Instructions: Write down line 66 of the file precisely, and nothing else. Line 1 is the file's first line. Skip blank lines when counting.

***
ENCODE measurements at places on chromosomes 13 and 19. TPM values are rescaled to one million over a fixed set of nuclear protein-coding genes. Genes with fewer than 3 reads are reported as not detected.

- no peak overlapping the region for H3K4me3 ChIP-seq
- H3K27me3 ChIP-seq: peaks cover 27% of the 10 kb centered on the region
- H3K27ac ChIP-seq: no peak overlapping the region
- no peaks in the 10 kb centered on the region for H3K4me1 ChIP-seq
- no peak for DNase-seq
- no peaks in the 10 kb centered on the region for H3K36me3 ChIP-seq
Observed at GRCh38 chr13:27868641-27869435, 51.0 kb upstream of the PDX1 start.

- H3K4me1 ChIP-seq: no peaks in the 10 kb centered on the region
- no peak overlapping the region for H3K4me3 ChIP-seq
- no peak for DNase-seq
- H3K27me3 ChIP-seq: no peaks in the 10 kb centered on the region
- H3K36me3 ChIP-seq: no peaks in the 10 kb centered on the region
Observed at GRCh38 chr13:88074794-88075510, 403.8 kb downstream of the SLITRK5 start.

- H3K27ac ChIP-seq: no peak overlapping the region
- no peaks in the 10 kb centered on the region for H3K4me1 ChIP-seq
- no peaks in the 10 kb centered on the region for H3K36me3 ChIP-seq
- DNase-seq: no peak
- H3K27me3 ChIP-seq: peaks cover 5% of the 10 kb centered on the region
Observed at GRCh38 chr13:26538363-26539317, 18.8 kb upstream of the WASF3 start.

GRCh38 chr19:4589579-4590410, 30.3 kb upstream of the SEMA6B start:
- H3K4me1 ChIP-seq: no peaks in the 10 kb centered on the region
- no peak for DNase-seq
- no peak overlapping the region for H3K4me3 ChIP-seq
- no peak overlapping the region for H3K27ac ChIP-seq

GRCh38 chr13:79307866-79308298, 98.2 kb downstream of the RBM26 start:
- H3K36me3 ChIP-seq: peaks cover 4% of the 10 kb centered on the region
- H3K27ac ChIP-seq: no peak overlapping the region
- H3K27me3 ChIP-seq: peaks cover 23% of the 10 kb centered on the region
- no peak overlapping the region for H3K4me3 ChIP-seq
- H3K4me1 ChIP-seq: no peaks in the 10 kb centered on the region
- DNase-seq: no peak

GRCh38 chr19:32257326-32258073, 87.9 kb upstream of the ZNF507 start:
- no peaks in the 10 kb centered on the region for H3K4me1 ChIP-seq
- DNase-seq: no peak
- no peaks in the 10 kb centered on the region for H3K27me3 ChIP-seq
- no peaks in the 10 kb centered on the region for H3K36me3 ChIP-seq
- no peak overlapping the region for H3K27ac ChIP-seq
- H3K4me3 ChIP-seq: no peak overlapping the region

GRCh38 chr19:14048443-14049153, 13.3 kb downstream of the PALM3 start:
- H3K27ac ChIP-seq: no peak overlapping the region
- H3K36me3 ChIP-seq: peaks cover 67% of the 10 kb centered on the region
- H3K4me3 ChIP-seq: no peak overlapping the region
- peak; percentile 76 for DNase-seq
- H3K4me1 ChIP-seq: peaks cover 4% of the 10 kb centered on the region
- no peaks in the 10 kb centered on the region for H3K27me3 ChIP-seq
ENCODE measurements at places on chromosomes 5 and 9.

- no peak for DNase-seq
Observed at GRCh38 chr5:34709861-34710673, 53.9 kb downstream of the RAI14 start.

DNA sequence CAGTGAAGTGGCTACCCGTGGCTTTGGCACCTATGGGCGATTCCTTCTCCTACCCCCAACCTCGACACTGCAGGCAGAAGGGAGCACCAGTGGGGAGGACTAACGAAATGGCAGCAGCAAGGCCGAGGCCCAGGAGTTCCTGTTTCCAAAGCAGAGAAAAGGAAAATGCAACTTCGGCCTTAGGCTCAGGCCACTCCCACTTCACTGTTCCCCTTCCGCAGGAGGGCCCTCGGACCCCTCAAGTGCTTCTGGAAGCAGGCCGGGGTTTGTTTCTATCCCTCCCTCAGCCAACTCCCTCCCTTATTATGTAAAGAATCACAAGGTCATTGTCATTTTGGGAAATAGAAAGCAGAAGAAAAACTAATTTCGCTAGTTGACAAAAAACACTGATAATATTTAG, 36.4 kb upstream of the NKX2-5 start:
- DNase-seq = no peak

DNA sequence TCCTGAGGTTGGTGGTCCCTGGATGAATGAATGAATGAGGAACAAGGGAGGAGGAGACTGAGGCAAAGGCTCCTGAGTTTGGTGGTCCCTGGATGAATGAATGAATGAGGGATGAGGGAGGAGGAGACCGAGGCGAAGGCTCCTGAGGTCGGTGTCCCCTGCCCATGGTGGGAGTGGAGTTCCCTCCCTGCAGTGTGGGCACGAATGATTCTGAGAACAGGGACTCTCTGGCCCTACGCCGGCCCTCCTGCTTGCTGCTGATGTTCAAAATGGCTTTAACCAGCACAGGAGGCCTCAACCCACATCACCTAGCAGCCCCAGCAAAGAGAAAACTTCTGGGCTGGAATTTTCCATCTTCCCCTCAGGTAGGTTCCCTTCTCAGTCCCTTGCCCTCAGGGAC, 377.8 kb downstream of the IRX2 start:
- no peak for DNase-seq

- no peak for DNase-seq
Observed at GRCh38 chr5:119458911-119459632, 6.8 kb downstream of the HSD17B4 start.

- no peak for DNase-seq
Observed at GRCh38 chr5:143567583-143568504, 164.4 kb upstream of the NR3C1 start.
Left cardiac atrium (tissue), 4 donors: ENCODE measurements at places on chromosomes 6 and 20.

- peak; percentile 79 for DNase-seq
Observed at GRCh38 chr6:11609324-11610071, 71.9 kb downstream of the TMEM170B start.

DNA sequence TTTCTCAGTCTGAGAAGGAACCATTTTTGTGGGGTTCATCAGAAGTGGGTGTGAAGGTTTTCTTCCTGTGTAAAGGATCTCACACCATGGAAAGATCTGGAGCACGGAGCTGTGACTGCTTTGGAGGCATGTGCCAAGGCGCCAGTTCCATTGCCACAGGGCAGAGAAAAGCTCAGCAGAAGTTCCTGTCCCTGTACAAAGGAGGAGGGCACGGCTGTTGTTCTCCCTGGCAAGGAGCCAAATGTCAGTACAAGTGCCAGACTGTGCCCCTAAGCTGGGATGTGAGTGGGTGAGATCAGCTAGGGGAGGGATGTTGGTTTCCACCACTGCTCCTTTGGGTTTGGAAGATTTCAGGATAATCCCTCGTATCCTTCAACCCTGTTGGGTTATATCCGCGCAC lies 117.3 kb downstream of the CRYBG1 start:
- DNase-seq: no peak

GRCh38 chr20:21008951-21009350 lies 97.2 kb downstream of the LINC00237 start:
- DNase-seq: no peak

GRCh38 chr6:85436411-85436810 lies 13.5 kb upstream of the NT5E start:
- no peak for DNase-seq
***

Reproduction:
- no peak for DNase-seq